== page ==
[1] Strachan DP. Hay fever, hygiene, and household size. BMJ. 1989 Nov 18;299(6710):1259-60.

[2] Guarner F, Bourdet-Sicard R, Brandtzaeg P, Gill HS, McGuirk P, van Eden W, Versalovic J, Weinstock JV, Rook GA. Mechanisms of disease: the hygiene hypothesis revisited. Nat Clin Pract Gastroenterol Hepatol. 2006 May;3(5):275-84. Review View Abstract

[3] Weinstock JV, Summers R, Elliott DE. Helminths and harmony. Gut. 2004 Jan;53(1):7-9. View Full Paper

[4] Weinstock JV. Autoimmunity: The worm returns. Nature. 2012 Nov 8;491(7423):183-5

[5] Hotez PJ, Brindley PJ, Bethony JM, King CH, Pearce EJ, Jacobson J. Helminth infections: the great neglected tropical diseases. J Clin Invest. 2008 Apr;118(4):1311-21. Review. View Full Paper

[6] WHO. World Health Report. World Health Organization; Geneva, Switzerland: 1999

[7] Anthony RM, Rutitzky LI, Urban JF Jr, Stadecker MJ, Gause WC. Protective immune mechanisms in helminth infection. Nat Rev Immunol. 2007 Dec;7(12):975-87. Review. View Full Article

[8] Elliott DE, Urban JF JR, Argo CK, Weinstock JV. Does the failure to acquire helminthic parasites predispose to Crohn’s disease? FASEB J. 2000 Sep;14(12):1848-55. View Full Paper

[9] Summers RW, Elliott DE, Urban JF Jr, Thompson R, Weinstock JV. Trichuris suis therapy in Crohn’s disease. Gut. 2005 Jan;54(1):87-90. View Full Paper

[10] Summers RW, Elliott DE, Urban JF Jr, Thompson RA, Weinstock JV. Trichuris suis therapy for active ulcerative colitis: a randomized controlled trial. Gastroenterology. 2005 Apr;128(4):825-32. View Abstract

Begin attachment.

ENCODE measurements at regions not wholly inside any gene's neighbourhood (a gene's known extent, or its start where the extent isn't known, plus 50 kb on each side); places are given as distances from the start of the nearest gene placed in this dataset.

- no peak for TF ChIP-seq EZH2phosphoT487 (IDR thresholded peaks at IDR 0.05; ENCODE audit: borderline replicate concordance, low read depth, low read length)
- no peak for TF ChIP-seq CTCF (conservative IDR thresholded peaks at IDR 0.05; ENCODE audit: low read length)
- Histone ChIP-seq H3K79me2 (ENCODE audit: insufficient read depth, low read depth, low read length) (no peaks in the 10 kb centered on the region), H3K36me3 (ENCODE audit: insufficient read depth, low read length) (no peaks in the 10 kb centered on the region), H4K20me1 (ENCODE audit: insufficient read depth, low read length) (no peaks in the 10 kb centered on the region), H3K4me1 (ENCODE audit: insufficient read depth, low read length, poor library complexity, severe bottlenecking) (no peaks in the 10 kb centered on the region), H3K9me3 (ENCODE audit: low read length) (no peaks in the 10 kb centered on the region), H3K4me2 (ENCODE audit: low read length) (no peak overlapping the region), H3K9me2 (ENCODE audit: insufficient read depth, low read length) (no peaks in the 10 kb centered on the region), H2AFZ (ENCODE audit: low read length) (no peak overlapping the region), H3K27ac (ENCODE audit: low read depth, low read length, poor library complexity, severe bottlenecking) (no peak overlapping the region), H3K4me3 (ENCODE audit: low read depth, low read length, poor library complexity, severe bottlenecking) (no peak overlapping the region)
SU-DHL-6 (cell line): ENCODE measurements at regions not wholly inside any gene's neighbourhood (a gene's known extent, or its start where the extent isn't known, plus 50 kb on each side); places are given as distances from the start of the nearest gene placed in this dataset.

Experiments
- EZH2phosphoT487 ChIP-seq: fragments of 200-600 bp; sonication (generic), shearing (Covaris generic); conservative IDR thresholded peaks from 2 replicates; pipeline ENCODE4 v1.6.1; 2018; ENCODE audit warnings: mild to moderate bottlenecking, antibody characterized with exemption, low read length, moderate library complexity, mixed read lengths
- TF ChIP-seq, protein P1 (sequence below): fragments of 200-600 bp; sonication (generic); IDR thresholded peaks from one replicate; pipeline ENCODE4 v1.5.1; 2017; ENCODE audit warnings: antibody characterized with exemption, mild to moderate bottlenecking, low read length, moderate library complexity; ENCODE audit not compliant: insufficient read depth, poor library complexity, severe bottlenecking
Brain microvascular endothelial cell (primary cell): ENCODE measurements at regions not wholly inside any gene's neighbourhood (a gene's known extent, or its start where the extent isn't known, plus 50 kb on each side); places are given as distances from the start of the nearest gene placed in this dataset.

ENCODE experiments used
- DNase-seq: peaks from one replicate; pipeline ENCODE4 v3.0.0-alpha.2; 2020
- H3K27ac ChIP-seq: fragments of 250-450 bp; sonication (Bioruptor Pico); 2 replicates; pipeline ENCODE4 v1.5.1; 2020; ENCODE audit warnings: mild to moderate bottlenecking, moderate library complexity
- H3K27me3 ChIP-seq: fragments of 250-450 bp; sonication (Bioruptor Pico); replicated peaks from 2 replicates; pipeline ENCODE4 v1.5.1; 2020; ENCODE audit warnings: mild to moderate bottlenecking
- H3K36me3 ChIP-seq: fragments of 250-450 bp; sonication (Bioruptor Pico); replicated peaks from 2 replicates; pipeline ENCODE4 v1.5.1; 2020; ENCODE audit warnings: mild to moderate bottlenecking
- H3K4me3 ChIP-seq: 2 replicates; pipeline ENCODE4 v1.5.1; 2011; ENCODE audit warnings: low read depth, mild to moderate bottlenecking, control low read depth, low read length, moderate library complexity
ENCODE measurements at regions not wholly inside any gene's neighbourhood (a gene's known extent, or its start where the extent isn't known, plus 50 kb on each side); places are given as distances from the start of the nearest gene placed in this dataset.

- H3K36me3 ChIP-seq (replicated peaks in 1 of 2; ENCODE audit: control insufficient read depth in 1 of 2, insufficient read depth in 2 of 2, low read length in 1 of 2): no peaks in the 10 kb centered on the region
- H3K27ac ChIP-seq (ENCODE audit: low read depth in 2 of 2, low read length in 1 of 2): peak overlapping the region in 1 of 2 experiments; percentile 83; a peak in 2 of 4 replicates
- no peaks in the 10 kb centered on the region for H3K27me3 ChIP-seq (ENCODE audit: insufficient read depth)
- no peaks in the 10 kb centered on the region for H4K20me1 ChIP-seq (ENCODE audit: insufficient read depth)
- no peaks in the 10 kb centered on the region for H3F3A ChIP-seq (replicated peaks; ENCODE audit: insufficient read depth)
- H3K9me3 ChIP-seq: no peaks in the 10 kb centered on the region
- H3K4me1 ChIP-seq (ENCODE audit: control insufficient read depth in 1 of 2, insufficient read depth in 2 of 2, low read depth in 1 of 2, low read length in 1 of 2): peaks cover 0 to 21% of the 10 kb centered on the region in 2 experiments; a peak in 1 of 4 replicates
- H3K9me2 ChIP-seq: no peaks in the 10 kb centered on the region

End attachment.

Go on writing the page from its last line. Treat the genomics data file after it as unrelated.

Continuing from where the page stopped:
[11] Wolff MJ, Broadhurst MJ, Loke P. Helminthic therapy: improving mucosal barrier function. Trends Parasitol. 2012 May;28(5):187-94. Epub 2012 Mar 28. Review. View Abstract

[12] Wilson MS, Maizels RM. Regulation of allergy and autoimmunity in helminth infection. Clin Rev Allergy Immunol. 2004 Feb;26(1):35-50. Review View Abstract

[13] Elliott DE, Weinstock JV. Helminth-host immunological interactions: prevention and control of immune-mediated diseases. Ann N Y Acad Sci. 2012 Jan;1247:83-96. View Abstract

[14] Bilbo SD, Jones JP, Parker W. Is autism a member of a family of diseases resulting from genetic/cultural mismatches? Implications for treatment and prevention. Autism Res Treat. 2012;2012:910946. Epub 2012 Jun 26. View Full Paper

[15] Matisz CE, McDougall JJ, Sharkey KA, McKay DM. Helminth parasites and the modulation of joint inflammation. J Parasitol Res. 2011;2011:942616. Epub 2011 Apr 18. View Full Paper

[16] Berglund J. Alternative therapies: Desperate measures. Nature. 2012 Apr 12;484(7393):S11.